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Study reveals new insights into dog tooth fractures
The most common fracture among all samples in the study was a crown fracture.
Research follows increased concern over chew toys

A new study has investigated the external forces required to fracture a dog’s teeth while chewing.

Published in Frontiers In Veterinary Science, the study comes amid growing concern about the role of chewing on treats and toys in the fracture of large cheek teeth.

Researchers took 24 maximally pre-molar teeth, extracted from dog cadavers, and potted them in cylinders filled with acrylic. The cylinders were placed angles of 60 degrees before the team carried out an axial compression test.

They found that the highest force prior to a tooth fracturing was 1,281 N at an angle of 59.7 degrees. The most common fracture among all samples in the study was a crown fracture, followed by an uncomplicated crown fracture, complicated crown-root fracture and and uncomplicated crown-root fracture, respectively.

The researchers found no significant associations between dog breed, age, weight, impact angle, crown height or diameter, and the maximum force applied to the fracture. Crown height to diameter ratio was the only variable that remained significantly associated with maximum force, suggesting that a decreased ratio can improve resistance to tooth fracture.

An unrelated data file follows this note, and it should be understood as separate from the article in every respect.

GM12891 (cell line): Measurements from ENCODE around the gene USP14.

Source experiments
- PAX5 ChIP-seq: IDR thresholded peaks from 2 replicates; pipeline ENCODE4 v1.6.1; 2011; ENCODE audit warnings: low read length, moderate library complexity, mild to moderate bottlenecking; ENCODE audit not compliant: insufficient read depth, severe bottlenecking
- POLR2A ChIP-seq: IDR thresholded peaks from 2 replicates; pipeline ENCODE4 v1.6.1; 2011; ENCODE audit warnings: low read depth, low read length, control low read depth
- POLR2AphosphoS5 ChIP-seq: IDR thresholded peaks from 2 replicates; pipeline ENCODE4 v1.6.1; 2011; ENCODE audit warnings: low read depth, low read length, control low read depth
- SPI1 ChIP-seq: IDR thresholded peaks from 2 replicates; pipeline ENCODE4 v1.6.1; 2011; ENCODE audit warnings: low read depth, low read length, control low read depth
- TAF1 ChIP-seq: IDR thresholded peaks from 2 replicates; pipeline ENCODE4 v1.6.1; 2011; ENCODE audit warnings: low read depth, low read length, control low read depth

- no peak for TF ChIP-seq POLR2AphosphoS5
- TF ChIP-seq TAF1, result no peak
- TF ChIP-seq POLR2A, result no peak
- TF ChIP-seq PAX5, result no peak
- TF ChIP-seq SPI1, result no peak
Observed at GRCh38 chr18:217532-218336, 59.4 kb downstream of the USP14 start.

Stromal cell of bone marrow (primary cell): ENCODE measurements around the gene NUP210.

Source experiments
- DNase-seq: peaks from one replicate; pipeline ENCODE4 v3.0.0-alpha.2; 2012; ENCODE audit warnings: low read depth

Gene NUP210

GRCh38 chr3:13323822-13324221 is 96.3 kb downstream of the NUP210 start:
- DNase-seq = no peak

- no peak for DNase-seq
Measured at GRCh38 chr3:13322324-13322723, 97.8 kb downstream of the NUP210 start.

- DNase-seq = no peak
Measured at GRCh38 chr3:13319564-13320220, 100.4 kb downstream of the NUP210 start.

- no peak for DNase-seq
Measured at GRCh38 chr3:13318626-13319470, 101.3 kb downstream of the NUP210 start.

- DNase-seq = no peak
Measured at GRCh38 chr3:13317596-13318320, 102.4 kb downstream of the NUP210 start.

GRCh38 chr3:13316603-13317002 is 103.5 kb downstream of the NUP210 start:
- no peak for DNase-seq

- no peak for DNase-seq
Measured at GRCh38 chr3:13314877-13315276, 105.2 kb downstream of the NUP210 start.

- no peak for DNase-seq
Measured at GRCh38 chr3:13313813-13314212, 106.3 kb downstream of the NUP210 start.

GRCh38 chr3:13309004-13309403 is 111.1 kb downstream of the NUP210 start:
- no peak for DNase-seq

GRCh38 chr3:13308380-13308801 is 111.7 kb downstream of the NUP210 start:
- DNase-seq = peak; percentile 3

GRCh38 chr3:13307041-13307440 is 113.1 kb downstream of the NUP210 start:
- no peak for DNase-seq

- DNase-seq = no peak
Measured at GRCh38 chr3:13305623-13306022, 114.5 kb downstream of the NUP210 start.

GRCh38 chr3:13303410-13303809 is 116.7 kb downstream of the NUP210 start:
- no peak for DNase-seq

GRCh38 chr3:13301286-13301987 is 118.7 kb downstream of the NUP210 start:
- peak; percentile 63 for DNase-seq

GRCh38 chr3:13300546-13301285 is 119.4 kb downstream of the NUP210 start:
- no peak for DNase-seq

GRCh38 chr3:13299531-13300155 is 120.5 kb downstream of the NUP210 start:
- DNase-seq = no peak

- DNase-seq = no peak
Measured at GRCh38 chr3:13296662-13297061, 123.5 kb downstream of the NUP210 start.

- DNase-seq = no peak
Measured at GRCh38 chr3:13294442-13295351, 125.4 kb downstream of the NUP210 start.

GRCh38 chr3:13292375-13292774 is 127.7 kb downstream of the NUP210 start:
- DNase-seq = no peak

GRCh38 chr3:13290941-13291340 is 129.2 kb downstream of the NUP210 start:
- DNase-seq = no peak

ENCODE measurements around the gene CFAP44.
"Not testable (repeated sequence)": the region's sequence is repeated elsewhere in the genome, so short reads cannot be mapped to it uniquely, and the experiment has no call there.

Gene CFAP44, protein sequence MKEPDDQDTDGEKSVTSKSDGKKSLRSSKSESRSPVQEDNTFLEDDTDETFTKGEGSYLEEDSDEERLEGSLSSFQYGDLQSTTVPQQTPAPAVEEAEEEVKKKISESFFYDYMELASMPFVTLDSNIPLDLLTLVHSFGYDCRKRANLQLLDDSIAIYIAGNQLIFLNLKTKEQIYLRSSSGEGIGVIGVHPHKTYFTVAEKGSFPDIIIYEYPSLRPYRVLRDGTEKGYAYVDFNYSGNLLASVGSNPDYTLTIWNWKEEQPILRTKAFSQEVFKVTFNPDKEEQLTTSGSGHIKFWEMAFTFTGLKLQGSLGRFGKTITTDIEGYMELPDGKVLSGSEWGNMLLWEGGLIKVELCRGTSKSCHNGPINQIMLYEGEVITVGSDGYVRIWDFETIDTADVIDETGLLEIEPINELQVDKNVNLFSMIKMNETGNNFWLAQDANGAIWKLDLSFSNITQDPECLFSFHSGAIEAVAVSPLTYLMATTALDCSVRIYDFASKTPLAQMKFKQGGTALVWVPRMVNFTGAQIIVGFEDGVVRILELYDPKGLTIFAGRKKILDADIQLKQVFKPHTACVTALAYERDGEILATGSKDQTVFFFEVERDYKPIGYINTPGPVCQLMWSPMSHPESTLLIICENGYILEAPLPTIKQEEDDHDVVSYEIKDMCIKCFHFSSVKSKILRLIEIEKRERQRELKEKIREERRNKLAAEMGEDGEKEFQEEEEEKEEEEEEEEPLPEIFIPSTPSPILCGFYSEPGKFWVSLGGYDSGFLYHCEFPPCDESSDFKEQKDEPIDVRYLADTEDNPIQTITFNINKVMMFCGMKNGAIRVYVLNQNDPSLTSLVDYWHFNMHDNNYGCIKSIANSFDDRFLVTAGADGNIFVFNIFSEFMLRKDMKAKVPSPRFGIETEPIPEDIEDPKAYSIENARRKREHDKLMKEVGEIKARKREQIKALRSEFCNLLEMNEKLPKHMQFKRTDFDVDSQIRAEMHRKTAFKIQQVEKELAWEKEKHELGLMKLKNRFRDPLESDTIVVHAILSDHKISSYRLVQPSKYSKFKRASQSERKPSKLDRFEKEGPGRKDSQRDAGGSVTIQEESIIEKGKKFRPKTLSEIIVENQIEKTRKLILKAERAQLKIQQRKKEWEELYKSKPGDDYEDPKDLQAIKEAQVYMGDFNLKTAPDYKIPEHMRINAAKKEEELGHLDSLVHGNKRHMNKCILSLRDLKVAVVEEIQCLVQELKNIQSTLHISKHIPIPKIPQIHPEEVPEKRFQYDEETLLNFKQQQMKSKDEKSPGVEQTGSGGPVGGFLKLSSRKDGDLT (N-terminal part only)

‘The mean maximum force sustained by the tested teeth prior to fracture was within the maximum chewing capability of the average dog,’ the researchers conclude. ‘Dogs routinely exposed to hard treats and toys that do not yield significantly below this point might be at increased risk of fracture of maxillary fourth premolar teeth as a result of overexertion during chewing.’

The study was conducted by the University of Pennsylvania in collaboration with Mars Petcare and North Carolina State University College of Veterinary Medicine. 

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Endangered turtles rescued from smugglers

News Story 1
 A group of endangered turtles have found a new home at London Zoo after being rescued from smugglers.

The four big-headed turtles arrived at the zoo at the end of last year, after smugglers tried to illegally import them to Canada, labelled as toys.

One of the turtles, named Lady Triệu after a Vietnamese warrioress, has moved to a new exhibit in the zoo’s reptile house. She is the only one of her kind in a UK zoo.

Big-headed turtles have such large heads that they cannot pull them back into their shells. To compensate, they have armour plating from head to tail and a very sharp beak to fend off predators. They are ranked number 18 on ZSL’s EDGE of Existence reptile list, which puts threatened species at the forefront of conservation action. Image © ZSL  

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Professor Abdul Rahman announced as keynote speaker for BVA Members’ Day 2019

Celebrated Indian vet and parasitologist Professor Abdul Rahman is set to deliver the keynote speech at BVA Members’ Day 2019.

Professor Rahman will present his insights into the human behaviour challenges of controlling zoonotic disease in his talk: ‘A One Health approach to rabies elimination in Asia’. The talk will outline efforts to gain political support for dog vaccination programmes in China, as well as the need for a collaborative approach between vets, public health, livestock and animal welfare agencies.

The event takes place on Thursday, 19 September at Brangwyn Hall, Swansea. Tickets are free but must be reserved through the BVA website as places are limited.